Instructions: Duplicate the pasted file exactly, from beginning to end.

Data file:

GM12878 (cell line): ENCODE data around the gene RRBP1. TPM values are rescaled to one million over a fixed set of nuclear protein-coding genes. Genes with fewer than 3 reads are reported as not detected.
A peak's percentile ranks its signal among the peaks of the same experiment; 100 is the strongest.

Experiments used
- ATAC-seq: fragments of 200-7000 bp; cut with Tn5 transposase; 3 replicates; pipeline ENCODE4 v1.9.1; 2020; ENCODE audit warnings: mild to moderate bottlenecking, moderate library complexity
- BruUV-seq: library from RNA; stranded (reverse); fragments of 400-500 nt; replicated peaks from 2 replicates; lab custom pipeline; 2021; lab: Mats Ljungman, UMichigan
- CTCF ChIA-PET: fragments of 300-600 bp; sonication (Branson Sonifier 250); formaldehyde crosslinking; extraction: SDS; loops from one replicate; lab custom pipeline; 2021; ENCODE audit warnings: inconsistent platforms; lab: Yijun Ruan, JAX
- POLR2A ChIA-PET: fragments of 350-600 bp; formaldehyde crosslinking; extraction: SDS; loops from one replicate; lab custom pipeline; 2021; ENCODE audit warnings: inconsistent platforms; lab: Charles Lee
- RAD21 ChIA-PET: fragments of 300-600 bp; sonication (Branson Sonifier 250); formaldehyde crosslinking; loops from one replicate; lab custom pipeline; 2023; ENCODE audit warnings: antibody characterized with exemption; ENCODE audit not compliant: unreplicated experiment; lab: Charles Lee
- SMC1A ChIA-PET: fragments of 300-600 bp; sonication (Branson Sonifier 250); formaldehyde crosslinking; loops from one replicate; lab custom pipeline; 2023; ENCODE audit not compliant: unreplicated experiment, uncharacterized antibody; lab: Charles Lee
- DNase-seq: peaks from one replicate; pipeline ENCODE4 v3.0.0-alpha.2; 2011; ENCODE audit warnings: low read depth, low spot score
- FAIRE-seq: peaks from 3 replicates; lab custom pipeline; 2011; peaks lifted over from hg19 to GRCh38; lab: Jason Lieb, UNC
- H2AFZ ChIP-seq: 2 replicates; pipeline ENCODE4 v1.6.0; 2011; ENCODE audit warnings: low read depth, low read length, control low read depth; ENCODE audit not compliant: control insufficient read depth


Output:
GM12878 (cell line): ENCODE data around the gene RRBP1. TPM values are rescaled to one million over a fixed set of nuclear protein-coding genes. Genes with fewer than 3 reads are reported as not detected.
A peak's percentile ranks its signal among the peaks of the same experiment; 100 is the strongest.

Experiments used
- ATAC-seq: fragments of 200-7000 bp; cut with Tn5 transposase; 3 replicates; pipeline ENCODE4 v1.9.1; 2020; ENCODE audit warnings: mild to moderate bottlenecking, moderate library complexity
- BruUV-seq: library from RNA; stranded (reverse); fragments of 400-500 nt; replicated peaks from 2 replicates; lab custom pipeline; 2021; lab: Mats Ljungman, UMichigan
- CTCF ChIA-PET: fragments of 300-600 bp; sonication (Branson Sonifier 250); formaldehyde crosslinking; extraction: SDS; loops from one replicate; lab custom pipeline; 2021; ENCODE audit warnings: inconsistent platforms; lab: Yijun Ruan, JAX
- POLR2A ChIA-PET: fragments of 350-600 bp; formaldehyde crosslinking; extraction: SDS; loops from one replicate; lab custom pipeline; 2021; ENCODE audit warnings: inconsistent platforms; lab: Charles Lee
- RAD21 ChIA-PET: fragments of 300-600 bp; sonication (Branson Sonifier 250); formaldehyde crosslinking; loops from one replicate; lab custom pipeline; 2023; ENCODE audit warnings: antibody characterized with exemption; ENCODE audit not compliant: unreplicated experiment; lab: Charles Lee
- SMC1A ChIA-PET: fragments of 300-600 bp; sonication (Branson Sonifier 250); formaldehyde crosslinking; loops from one replicate; lab custom pipeline; 2023; ENCODE audit not compliant: unreplicated experiment, uncharacterized antibody; lab: Charles Lee
- DNase-seq: peaks from one replicate; pipeline ENCODE4 v3.0.0-alpha.2; 2011; ENCODE audit warnings: low read depth, low spot score
- FAIRE-seq: peaks from 3 replicates; lab custom pipeline; 2011; peaks lifted over from hg19 to GRCh38; lab: Jason Lieb, UNC
- H2AFZ ChIP-seq: 2 replicates; pipeline ENCODE4 v1.6.0; 2011; ENCODE audit warnings: low read depth, low read length, control low read depth; ENCODE audit not compliant: control insufficient read depth